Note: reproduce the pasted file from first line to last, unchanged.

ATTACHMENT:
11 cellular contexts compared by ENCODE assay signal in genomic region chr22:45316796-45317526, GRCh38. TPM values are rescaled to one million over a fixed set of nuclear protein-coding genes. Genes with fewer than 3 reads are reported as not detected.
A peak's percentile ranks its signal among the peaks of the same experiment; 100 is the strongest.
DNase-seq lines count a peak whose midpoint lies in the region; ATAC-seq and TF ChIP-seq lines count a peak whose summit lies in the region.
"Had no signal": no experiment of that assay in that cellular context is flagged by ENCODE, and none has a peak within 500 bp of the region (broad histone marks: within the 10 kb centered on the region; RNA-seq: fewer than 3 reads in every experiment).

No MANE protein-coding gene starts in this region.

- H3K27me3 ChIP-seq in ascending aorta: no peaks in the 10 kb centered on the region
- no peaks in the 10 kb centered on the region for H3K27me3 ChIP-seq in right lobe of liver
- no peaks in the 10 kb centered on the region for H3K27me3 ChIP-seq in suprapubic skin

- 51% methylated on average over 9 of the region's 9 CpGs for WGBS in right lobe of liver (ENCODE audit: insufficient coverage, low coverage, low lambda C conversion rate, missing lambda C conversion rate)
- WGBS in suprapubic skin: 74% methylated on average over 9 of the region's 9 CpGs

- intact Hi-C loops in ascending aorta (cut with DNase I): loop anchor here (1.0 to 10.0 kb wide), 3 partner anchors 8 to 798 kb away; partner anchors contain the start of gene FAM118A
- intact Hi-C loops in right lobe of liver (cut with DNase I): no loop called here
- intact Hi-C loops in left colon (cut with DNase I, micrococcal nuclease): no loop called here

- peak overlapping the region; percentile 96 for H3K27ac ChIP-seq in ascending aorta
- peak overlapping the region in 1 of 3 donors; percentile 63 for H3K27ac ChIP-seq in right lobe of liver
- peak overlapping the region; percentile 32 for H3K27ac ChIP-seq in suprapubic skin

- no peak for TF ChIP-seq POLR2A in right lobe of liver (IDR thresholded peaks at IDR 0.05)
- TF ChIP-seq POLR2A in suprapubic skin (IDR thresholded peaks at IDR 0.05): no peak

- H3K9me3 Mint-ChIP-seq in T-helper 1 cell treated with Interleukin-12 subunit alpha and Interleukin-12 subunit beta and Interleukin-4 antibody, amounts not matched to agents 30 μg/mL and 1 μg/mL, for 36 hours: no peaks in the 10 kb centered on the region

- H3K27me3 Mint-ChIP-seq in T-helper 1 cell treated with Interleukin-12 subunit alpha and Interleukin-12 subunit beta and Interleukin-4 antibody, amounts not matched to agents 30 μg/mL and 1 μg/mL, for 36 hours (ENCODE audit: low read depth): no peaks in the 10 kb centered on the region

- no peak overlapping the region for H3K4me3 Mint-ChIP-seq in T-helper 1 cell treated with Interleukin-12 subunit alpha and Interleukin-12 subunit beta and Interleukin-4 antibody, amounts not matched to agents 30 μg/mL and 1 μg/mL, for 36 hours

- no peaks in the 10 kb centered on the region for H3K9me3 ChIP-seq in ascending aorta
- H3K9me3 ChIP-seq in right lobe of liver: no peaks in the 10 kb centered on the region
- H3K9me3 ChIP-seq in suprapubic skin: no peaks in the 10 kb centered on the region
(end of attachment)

11 cellular contexts compared by ENCODE assay signal in genomic region chr22:45316796-45317526, GRCh38. TPM values are rescaled to one million over a fixed set of nuclear protein-coding genes. Genes with fewer than 3 reads are reported as not detected.
A peak's percentile ranks its signal among the peaks of the same experiment; 100 is the strongest.
DNase-seq lines count a peak whose midpoint lies in the region; ATAC-seq and TF ChIP-seq lines count a peak whose summit lies in the region.
"Had no signal": no experiment of that assay in that cellular context is flagged by ENCODE, and none has a peak within 500 bp of the region (broad histone marks: within the 10 kb centered on the region; RNA-seq: fewer than 3 reads in every experiment).

No MANE protein-coding gene starts in this region.

- H3K27me3 ChIP-seq in ascending aorta: no peaks in the 10 kb centered on the region
- no peaks in the 10 kb centered on the region for H3K27me3 ChIP-seq in right lobe of liver
- no peaks in the 10 kb centered on the region for H3K27me3 ChIP-seq in suprapubic skin

- 51% methylated on average over 9 of the region's 9 CpGs for WGBS in right lobe of liver (ENCODE audit: insufficient coverage, low coverage, low lambda C conversion rate, missing lambda C conversion rate)
- WGBS in suprapubic skin: 74% methylated on average over 9 of the region's 9 CpGs

- intact Hi-C loops in ascending aorta (cut with DNase I): loop anchor here (1.0 to 10.0 kb wide), 3 partner anchors 8 to 798 kb away; partner anchors contain the start of gene FAM118A
- intact Hi-C loops in right lobe of liver (cut with DNase I): no loop called here
- intact Hi-C loops in left colon (cut with DNase I, micrococcal nuclease): no loop called here

- peak overlapping the region; percentile 96 for H3K27ac ChIP-seq in ascending aorta
- peak overlapping the region in 1 of 3 donors; percentile 63 for H3K27ac ChIP-seq in right lobe of liver
- peak overlapping the region; percentile 32 for H3K27ac ChIP-seq in suprapubic skin

- no peak for TF ChIP-seq POLR2A in right lobe of liver (IDR thresholded peaks at IDR 0.05)
- TF ChIP-seq POLR2A in suprapubic skin (IDR thresholded peaks at IDR 0.05): no peak

- H3K9me3 Mint-ChIP-seq in T-helper 1 cell treated with Interleukin-12 subunit alpha and Interleukin-12 subunit beta and Interleukin-4 antibody, amounts not matched to agents 30 μg/mL and 1 μg/mL, for 36 hours: no peaks in the 10 kb centered on the region

- H3K27me3 Mint-ChIP-seq in T-helper 1 cell treated with Interleukin-12 subunit alpha and Interleukin-12 subunit beta and Interleukin-4 antibody, amounts not matched to agents 30 μg/mL and 1 μg/mL, for 36 hours (ENCODE audit: low read depth): no peaks in the 10 kb centered on the region

- no peak overlapping the region for H3K4me3 Mint-ChIP-seq in T-helper 1 cell treated with Interleukin-12 subunit alpha and Interleukin-12 subunit beta and Interleukin-4 antibody, amounts not matched to agents 30 μg/mL and 1 μg/mL, for 36 hours

- no peaks in the 10 kb centered on the region for H3K9me3 ChIP-seq in ascending aorta
- H3K9me3 ChIP-seq in right lobe of liver: no peaks in the 10 kb centered on the region
- H3K9me3 ChIP-seq in suprapubic skin: no peaks in the 10 kb centered on the region